Surat: Thirty-two-year-old Mythil Thakkar was desperately looking for an oxygen cylinder for his Covid-positive father-in-law, when somebody advised him to contact the Rehman Education and Charitable Trust for help.
“I had never heard of the trust before, but someone passed on their number,” said a relieved Thakkar, adding: “And it worked. I managed to get an oxygen cylinder immediately.”
Thakkar is not only the one this trust has served during the ongoing Covid pandemic.
Arman Bakshu Patel, 32, also received help for his critically-ill, Covid-positive mother. “My mother had Covid for the past 15 days. Three days back, her condition worsened, and she needed oxygen support,” Patel said Saturday, adding that they were able to easily get a cylinder all because of the trust. “Now one cylinder lasts her for about three-four hours, after which we get it refilled from the trust.”
Not just oxygen cylinders, the Rehman Trust has also been helping people in Surat and nearby Kosamba, as well as surrounding areas, access essential drugs for Covid treatment, such as remdesivir injections. Since the second Covid wave hit the country, the trust has ramped up its relief work for the affected, and estimated that in the month of April only, it has provided 300 oxygen cylinders to people in villages around Kosamba.
Trust workers are also helping with the cremations of those succumbing to the virus.
Those connected with the trust, including tempo drivers who ferry the cylinders, said they are moved by both faith and the spirit of humanity to help the suffering during the pandemic. Funding is not a problem, as the trust says they have generous patrons who donate for the cause. This is especially true during the ongoing Ramzan month, said those associated with the trust.
Faith & the spirit of humanity
The Rehman Education and Charitable Trust was set up five years ago by Mufti Mohammad Sarodi, a religious head, in Kosamba — situated 52 km away from Surat — with the objective of providing free education, food and health care services to people from all communities.
With the spread of the Covid-19 pandemic, however, the trust has busied itself in helping those affected by the disease.
Mohammad Illyas, a 41-year-old maulvi who manages an orphanage set up by the trust, told ThePrint, “Our religion directs us to help humanity and what better time to do it than the holy month of Ramzan.”
The trust readies the oxygen cylinders for direct installation, before sending them to people. Illyas was readying one such cylinder as he spoke to ThePrint. “We make the cylinders functional and send a mask, ready to be used by patients, so that people do not have to struggle with figuring out how to operate it. Since the number of people seeking help has gone up, in the second week of April we added 30 cylinders to our existing stock of 25-30 cylinders,” he said.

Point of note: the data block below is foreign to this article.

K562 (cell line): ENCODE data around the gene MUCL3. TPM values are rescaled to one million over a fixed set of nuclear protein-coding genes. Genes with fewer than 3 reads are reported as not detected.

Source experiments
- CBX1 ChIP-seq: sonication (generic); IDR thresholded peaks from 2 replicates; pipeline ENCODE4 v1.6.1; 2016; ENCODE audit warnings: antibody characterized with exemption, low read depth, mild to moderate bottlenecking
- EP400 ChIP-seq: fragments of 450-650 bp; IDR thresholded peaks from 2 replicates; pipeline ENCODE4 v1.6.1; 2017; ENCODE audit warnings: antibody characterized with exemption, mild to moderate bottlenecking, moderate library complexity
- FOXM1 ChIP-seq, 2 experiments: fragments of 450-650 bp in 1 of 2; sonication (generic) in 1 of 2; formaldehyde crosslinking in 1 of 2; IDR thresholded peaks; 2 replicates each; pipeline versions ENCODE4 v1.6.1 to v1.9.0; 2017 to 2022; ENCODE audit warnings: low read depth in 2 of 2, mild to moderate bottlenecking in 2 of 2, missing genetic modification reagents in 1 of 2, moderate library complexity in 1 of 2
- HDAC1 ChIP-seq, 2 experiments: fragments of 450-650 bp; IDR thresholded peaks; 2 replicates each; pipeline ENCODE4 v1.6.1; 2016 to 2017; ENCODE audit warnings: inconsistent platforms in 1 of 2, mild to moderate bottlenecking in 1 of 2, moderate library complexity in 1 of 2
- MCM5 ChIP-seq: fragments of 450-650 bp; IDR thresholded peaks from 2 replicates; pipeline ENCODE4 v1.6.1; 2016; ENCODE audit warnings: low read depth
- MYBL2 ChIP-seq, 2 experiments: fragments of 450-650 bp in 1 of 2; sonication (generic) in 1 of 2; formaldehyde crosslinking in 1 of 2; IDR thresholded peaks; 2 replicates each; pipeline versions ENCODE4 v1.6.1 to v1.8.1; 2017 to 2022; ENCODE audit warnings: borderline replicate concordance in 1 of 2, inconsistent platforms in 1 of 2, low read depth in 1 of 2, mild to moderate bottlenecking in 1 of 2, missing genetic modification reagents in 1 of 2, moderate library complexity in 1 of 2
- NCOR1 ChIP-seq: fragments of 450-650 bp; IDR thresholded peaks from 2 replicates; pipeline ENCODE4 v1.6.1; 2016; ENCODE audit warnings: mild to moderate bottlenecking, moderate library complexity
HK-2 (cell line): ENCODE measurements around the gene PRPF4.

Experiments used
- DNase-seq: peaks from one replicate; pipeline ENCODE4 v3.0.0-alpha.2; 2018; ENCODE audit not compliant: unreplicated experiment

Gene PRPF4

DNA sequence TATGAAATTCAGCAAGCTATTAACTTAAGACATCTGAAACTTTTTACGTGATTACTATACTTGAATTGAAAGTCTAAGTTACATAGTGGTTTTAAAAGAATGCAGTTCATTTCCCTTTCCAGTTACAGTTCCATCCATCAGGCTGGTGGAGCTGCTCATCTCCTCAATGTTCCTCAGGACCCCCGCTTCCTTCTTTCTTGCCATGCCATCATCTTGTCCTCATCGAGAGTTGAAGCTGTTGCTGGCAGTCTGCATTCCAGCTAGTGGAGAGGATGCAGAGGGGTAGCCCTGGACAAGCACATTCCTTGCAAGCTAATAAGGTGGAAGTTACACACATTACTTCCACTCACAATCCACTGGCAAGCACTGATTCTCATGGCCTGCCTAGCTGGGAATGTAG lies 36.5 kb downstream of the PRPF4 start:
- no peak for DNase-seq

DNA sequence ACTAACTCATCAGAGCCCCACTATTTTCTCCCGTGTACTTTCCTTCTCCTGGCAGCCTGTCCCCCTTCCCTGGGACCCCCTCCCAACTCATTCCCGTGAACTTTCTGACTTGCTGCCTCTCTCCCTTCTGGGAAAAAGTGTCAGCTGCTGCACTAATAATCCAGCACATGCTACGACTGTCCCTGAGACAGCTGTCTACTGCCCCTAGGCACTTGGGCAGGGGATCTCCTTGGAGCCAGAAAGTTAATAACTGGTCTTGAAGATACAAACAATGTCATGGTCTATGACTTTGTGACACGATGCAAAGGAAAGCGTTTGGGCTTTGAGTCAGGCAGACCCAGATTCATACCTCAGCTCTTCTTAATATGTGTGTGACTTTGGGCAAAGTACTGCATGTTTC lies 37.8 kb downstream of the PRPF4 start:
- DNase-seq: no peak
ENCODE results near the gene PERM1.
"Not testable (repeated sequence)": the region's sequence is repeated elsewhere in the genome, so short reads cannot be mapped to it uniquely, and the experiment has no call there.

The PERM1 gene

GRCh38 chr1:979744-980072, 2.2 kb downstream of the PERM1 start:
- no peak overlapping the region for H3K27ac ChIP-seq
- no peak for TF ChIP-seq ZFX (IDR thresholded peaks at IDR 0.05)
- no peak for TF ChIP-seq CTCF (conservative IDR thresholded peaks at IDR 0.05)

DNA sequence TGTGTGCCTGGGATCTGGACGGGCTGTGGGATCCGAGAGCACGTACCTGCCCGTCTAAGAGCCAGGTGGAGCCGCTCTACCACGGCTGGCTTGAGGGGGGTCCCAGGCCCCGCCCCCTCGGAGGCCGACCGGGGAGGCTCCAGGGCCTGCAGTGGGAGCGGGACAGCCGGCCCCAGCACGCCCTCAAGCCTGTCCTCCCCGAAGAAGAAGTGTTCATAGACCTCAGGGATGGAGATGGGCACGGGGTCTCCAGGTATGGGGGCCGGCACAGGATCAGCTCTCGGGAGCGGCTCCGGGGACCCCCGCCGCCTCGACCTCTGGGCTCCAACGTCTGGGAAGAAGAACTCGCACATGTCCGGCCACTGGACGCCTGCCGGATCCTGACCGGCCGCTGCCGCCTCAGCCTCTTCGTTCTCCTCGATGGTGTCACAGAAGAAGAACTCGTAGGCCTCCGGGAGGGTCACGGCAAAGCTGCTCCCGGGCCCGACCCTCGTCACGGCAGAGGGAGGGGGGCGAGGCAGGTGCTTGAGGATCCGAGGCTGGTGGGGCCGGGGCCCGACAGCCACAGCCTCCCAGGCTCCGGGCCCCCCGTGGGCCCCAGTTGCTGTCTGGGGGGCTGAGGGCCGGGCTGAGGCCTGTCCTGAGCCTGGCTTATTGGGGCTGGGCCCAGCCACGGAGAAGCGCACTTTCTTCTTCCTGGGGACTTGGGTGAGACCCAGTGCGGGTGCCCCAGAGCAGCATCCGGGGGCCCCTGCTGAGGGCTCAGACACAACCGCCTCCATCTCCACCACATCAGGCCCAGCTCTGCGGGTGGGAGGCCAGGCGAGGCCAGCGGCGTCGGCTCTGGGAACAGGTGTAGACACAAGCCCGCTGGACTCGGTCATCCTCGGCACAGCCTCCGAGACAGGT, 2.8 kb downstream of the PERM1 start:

They are also trying to arrange for remedesivir vials for those in need. “Our trust also runs a hospital [which offers subsidised treatment for the poor], where 40 beds have been made available for Covid patients,” added Illyas.
Funding is never an issue, said the maulvi. “We are a charitable trust, so funding is never a problem. But since it is the month of Ramzan, more and more people are donating zakat money [payment made annually under Islamic law for some kind of properties, and used for charitable and religious purposes] to aid us in helping those in need,” he explained.
‘Pandemic not the first time we helped’
“We have always stepped up to help those in need. In 2020, when Surat was flooded, we distributed foodgrains and ration worth Rs 1.6 crore to people. We aim to help the rich and poor alike,” said Sarodi, the founder of the trust.
The trust’s activities during the Covid pandemic have included arranging for the last rites of those succumbing to the disease.
“People are scared of infection, and at times families are abandoning the bodies of departed members. In such situations our boys pick up the bodies, transport them to the crematoriums and hand them over to the undertaker so that their last rites may be performed,” explained Sarodi.
As the number of Covid cases have gone up, everyone in the vicinity has been contacting the trust for oxygen and medicines, he said. “Remedesivir is in short supply, which has led to black marketing. Poor people are finding it difficult to get medicines. We try our best to arrange it for people free of cost. Whenever needed, we also reach out to the collector, Surat, Dhaval Patel, and he has agreed to help us in procuring the medicines.”
The trust’s efforts to help the Covid afflicted is reflected in those ferrying the oxygen cylinders.
One such driver, Mohammad Sajid, who runs a tempo to ferry oxygen cylinders between Ankleshwar and Surat for the trust, told ThePrint, “My trips are getting more frequent as more and more people are getting infected. I am happy to be a part of an organisation that is helping people.”
(Edited by Poulomi Banerjee)